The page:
Well I think this subsidies for the uninsured are going to end up costing them a lot of money and they point that out.
There -- some of this so called -- -- -- that are in fact going to take place.
In in all of those things are going to contribute to the additional cost.
The additional cost of administering these government programs he's also always more expensive and people predict.
Yeah that's true so the Affordable Care Act of course is before the Supreme Court right now the individual mandate some arguing is unconstitutional.
If the courts agree with them and strike down that individual mandate the question is and the rest of the law be enacted.
Without it what do you see happening if it's found unconstitutional.
Well it's been unconstitutional I I think that the Supreme Court first of all is most likely based on wanna sell auto oral argument.
To find that the whole Affordable Care Act falls with it.
Congress couldn't have enacted it -- it the law wouldn't have functioned independently.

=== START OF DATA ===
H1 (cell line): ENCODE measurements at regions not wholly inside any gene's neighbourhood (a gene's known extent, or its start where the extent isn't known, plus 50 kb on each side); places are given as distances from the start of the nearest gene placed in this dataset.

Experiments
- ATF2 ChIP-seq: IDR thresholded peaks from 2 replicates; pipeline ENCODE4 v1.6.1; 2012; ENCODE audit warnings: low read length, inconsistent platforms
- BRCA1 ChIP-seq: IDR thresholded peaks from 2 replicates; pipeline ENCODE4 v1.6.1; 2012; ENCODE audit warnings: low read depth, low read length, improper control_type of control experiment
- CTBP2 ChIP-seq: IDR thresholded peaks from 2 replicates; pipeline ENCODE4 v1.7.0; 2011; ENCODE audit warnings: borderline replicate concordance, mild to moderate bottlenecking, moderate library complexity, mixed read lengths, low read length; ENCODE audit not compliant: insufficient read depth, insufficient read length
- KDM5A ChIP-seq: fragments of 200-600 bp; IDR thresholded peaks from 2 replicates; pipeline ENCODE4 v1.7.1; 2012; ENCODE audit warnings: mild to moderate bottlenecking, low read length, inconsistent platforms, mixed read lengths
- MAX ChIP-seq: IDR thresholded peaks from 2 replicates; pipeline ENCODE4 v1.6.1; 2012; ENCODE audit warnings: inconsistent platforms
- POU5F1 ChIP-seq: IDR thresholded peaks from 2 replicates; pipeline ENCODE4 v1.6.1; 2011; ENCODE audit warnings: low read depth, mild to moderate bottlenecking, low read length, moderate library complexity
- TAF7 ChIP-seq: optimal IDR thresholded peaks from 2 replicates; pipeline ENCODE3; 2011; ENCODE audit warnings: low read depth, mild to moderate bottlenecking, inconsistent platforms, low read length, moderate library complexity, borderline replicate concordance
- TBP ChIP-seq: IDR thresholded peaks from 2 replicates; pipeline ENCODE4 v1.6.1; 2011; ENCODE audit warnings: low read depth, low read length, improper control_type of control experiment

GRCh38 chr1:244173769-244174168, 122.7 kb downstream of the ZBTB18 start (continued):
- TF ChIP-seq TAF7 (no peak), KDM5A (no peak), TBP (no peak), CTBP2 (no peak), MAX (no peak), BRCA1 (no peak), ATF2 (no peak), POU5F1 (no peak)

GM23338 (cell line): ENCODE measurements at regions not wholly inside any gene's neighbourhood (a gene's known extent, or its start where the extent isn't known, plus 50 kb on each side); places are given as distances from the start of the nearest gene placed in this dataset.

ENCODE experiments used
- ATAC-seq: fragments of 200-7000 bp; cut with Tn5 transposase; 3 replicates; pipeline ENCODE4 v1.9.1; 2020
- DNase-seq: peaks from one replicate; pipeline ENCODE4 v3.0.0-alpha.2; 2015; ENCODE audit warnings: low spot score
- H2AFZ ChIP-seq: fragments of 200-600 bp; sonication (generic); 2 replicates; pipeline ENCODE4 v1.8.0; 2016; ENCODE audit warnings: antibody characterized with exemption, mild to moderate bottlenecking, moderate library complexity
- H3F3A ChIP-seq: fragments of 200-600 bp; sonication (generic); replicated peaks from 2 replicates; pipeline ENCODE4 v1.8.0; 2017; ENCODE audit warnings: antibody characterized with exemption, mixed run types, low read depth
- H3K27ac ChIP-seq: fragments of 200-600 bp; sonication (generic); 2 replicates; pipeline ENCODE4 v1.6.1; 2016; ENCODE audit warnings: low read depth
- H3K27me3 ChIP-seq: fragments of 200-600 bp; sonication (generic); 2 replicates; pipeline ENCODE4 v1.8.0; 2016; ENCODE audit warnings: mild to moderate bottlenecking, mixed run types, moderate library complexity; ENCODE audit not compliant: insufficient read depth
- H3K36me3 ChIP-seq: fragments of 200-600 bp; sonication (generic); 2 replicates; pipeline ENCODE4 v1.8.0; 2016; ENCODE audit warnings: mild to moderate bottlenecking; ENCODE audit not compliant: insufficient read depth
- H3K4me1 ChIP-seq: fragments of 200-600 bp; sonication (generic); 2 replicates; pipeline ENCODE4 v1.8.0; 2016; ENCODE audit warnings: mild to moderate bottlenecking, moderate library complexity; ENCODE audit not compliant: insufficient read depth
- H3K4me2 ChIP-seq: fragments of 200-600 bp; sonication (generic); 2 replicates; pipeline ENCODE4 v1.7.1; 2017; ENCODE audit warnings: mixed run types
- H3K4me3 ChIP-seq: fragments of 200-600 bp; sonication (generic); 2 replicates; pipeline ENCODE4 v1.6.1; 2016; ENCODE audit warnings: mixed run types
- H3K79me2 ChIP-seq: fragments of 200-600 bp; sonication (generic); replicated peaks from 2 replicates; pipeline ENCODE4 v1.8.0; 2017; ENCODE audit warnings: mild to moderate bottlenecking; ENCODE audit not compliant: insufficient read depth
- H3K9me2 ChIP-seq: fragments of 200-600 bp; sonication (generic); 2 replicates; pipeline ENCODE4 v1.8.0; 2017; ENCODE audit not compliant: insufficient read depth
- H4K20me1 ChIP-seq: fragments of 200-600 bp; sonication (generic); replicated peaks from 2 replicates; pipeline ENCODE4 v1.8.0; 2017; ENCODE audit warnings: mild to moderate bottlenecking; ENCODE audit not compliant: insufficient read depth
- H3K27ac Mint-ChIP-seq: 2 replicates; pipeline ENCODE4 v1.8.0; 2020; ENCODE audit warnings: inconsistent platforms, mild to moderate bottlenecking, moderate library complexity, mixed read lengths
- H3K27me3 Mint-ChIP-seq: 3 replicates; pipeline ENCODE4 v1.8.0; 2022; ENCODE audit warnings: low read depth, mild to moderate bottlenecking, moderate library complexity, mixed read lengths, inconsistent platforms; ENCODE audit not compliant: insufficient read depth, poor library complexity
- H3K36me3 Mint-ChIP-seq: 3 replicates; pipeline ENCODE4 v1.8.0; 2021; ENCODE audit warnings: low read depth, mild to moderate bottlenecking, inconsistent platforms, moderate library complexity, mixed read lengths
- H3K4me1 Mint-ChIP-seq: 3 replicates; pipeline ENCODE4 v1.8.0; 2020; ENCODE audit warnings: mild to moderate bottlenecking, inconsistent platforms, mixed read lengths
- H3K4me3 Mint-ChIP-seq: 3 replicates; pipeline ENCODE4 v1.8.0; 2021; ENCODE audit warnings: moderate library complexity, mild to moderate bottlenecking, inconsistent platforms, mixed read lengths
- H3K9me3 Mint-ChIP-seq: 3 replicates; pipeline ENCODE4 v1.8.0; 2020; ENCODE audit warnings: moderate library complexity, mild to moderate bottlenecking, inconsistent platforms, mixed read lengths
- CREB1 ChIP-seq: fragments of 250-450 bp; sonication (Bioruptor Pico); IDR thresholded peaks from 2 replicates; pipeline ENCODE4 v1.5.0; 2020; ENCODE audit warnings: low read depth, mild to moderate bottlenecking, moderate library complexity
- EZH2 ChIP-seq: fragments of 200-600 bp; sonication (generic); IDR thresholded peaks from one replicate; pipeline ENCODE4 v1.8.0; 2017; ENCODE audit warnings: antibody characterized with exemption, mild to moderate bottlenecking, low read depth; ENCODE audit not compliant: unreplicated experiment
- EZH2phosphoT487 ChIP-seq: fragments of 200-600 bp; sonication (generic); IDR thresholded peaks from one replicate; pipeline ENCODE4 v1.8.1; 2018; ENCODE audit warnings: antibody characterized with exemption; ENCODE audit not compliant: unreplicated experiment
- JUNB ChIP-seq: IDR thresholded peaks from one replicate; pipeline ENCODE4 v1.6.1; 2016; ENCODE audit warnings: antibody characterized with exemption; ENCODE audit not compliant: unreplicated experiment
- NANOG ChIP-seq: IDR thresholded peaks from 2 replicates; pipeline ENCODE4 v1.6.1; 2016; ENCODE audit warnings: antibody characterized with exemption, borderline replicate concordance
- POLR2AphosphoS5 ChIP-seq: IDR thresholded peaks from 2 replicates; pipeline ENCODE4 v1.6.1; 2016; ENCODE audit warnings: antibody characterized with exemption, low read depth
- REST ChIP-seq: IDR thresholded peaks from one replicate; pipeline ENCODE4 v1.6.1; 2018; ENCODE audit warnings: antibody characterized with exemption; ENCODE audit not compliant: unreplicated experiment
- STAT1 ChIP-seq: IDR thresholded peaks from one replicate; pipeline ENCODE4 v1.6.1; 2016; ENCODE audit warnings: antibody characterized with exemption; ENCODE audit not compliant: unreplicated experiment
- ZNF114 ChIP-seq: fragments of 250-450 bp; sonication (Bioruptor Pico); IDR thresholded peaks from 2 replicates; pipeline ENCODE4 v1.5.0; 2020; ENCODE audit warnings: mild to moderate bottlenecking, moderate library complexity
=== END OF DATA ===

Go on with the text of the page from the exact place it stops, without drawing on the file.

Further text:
And that it's there for no inseparable.
I think that's the most likely outcome is that if the court finds the mandate unconstitutional the rest of the law goes down as well.
And then what happens because of the Democrats feel we do keep hear them saying that they will then -- -- to enact some of the more popular clauses.
In the law anyway so is it -- start from scratch type of scenario where the Democrats come out.
With a new similar bill or do both sides were together on some kind of a compromise there's the whole thing just -- Well.
I'm not gonna speak for the Democrats I I suspect that they're likely to come out with something that tries to work around whatever the Supreme Court sets.
Perhaps trying to do one of the spending -- what the Supreme Court will have said could not be done under the commerce clause.
I predict that Republicans will be equally likely to say look.
These kinds of reforms need to -- go to the state level it's the states the control most of the major drivers that go into the health care.
Bill for Americans it's the states that licensed doctors and hospitals and clinics.
And nurses it's the states that license.
Health insurance companies and for the most part regulate health insurance companies and it's also this case the control -- laws that govern medical malpractice liability.